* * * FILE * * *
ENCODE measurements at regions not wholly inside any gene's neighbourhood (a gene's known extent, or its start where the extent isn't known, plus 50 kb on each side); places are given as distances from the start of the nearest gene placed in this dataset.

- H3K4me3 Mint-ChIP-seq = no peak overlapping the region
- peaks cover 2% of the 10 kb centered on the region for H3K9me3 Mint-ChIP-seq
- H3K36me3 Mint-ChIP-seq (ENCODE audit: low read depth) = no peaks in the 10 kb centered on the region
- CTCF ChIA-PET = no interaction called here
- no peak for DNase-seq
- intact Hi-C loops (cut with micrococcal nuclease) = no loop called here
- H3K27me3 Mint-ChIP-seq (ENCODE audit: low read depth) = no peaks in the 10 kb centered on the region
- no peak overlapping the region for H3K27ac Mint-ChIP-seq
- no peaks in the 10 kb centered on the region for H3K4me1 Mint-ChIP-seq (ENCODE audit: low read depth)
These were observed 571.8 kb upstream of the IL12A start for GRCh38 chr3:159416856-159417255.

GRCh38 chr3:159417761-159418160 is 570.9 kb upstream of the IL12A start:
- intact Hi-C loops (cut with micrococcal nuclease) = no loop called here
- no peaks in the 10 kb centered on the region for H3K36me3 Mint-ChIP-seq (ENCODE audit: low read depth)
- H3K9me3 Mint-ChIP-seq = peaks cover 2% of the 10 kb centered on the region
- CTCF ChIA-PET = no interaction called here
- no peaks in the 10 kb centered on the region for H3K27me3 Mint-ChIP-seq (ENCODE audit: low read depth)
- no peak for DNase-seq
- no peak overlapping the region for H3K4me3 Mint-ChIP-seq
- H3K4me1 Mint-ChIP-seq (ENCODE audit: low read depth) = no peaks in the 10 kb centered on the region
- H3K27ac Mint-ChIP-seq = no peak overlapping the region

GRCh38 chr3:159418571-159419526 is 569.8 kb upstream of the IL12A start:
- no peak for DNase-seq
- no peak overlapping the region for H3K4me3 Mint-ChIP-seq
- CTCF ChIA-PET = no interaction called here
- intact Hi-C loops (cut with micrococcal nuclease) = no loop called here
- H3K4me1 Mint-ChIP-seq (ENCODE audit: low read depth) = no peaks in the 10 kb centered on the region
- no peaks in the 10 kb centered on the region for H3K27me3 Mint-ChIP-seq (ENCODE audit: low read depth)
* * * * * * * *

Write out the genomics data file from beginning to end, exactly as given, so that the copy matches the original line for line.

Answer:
ENCODE measurements at regions not wholly inside any gene's neighbourhood (a gene's known extent, or its start where the extent isn't known, plus 50 kb on each side); places are given as distances from the start of the nearest gene placed in this dataset.

- H3K4me3 Mint-ChIP-seq = no peak overlapping the region
- peaks cover 2% of the 10 kb centered on the region for H3K9me3 Mint-ChIP-seq
- H3K36me3 Mint-ChIP-seq (ENCODE audit: low read depth) = no peaks in the 10 kb centered on the region
- CTCF ChIA-PET = no interaction called here
- no peak for DNase-seq
- intact Hi-C loops (cut with micrococcal nuclease) = no loop called here
- H3K27me3 Mint-ChIP-seq (ENCODE audit: low read depth) = no peaks in the 10 kb centered on the region
- no peak overlapping the region for H3K27ac Mint-ChIP-seq
- no peaks in the 10 kb centered on the region for H3K4me1 Mint-ChIP-seq (ENCODE audit: low read depth)
These were observed 571.8 kb upstream of the IL12A start for GRCh38 chr3:159416856-159417255.

GRCh38 chr3:159417761-159418160 is 570.9 kb upstream of the IL12A start:
- intact Hi-C loops (cut with micrococcal nuclease) = no loop called here
- no peaks in the 10 kb centered on the region for H3K36me3 Mint-ChIP-seq (ENCODE audit: low read depth)
- H3K9me3 Mint-ChIP-seq = peaks cover 2% of the 10 kb centered on the region
- CTCF ChIA-PET = no interaction called here
- no peaks in the 10 kb centered on the region for H3K27me3 Mint-ChIP-seq (ENCODE audit: low read depth)
- no peak for DNase-seq
- no peak overlapping the region for H3K4me3 Mint-ChIP-seq
- H3K4me1 Mint-ChIP-seq (ENCODE audit: low read depth) = no peaks in the 10 kb centered on the region
- H3K27ac Mint-ChIP-seq = no peak overlapping the region

GRCh38 chr3:159418571-159419526 is 569.8 kb upstream of the IL12A start:
- no peak for DNase-seq
- no peak overlapping the region for H3K4me3 Mint-ChIP-seq
- CTCF ChIA-PET = no interaction called here
- intact Hi-C loops (cut with micrococcal nuclease) = no loop called here
- H3K4me1 Mint-ChIP-seq (ENCODE audit: low read depth) = no peaks in the 10 kb centered on the region
- no peaks in the 10 kb centered on the region for H3K27me3 Mint-ChIP-seq (ENCODE audit: low read depth)